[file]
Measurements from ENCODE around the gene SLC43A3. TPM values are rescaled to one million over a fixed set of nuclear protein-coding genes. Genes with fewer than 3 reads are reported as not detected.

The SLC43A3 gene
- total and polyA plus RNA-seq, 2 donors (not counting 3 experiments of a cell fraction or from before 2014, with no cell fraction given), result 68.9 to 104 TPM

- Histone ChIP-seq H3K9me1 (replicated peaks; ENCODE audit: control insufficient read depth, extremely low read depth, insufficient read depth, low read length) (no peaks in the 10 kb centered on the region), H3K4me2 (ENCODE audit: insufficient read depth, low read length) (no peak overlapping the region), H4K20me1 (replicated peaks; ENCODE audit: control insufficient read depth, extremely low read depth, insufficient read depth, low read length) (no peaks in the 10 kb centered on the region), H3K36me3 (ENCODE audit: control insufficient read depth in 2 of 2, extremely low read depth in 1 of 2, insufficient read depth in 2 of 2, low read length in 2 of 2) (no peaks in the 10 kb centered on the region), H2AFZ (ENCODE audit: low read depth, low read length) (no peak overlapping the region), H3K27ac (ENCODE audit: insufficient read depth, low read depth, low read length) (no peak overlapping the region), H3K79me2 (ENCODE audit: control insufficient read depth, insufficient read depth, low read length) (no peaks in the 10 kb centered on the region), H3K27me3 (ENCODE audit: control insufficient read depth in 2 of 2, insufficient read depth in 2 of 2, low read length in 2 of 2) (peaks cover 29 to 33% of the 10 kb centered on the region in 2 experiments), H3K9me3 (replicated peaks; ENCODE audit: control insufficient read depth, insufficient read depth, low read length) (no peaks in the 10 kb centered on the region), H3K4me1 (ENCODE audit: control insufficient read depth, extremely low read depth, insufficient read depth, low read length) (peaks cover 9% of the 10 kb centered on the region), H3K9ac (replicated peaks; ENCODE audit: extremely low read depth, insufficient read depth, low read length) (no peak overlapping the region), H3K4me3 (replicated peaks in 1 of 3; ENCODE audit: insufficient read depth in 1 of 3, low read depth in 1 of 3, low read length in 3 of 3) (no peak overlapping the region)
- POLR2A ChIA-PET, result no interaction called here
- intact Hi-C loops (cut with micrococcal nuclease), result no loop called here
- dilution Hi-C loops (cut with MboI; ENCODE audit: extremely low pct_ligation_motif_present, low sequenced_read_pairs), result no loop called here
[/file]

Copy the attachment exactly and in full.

Measurements from ENCODE around the gene SLC43A3. TPM values are rescaled to one million over a fixed set of nuclear protein-coding genes. Genes with fewer than 3 reads are reported as not detected.

The SLC43A3 gene
- total and polyA plus RNA-seq, 2 donors (not counting 3 experiments of a cell fraction or from before 2014, with no cell fraction given), result 68.9 to 104 TPM

- Histone ChIP-seq H3K9me1 (replicated peaks; ENCODE audit: control insufficient read depth, extremely low read depth, insufficient read depth, low read length) (no peaks in the 10 kb centered on the region), H3K4me2 (ENCODE audit: insufficient read depth, low read length) (no peak overlapping the region), H4K20me1 (replicated peaks; ENCODE audit: control insufficient read depth, extremely low read depth, insufficient read depth, low read length) (no peaks in the 10 kb centered on the region), H3K36me3 (ENCODE audit: control insufficient read depth in 2 of 2, extremely low read depth in 1 of 2, insufficient read depth in 2 of 2, low read length in 2 of 2) (no peaks in the 10 kb centered on the region), H2AFZ (ENCODE audit: low read depth, low read length) (no peak overlapping the region), H3K27ac (ENCODE audit: insufficient read depth, low read depth, low read length) (no peak overlapping the region), H3K79me2 (ENCODE audit: control insufficient read depth, insufficient read depth, low read length) (no peaks in the 10 kb centered on the region), H3K27me3 (ENCODE audit: control insufficient read depth in 2 of 2, insufficient read depth in 2 of 2, low read length in 2 of 2) (peaks cover 29 to 33% of the 10 kb centered on the region in 2 experiments), H3K9me3 (replicated peaks; ENCODE audit: control insufficient read depth, insufficient read depth, low read length) (no peaks in the 10 kb centered on the region), H3K4me1 (ENCODE audit: control insufficient read depth, extremely low read depth, insufficient read depth, low read length) (peaks cover 9% of the 10 kb centered on the region), H3K9ac (replicated peaks; ENCODE audit: extremely low read depth, insufficient read depth, low read length) (no peak overlapping the region), H3K4me3 (replicated peaks in 1 of 3; ENCODE audit: insufficient read depth in 1 of 3, low read depth in 1 of 3, low read length in 3 of 3) (no peak overlapping the region)
- POLR2A ChIA-PET, result no interaction called here
- intact Hi-C loops (cut with micrococcal nuclease), result no loop called here
- dilution Hi-C loops (cut with MboI; ENCODE audit: extremely low pct_ligation_motif_present, low sequenced_read_pairs), result no loop called here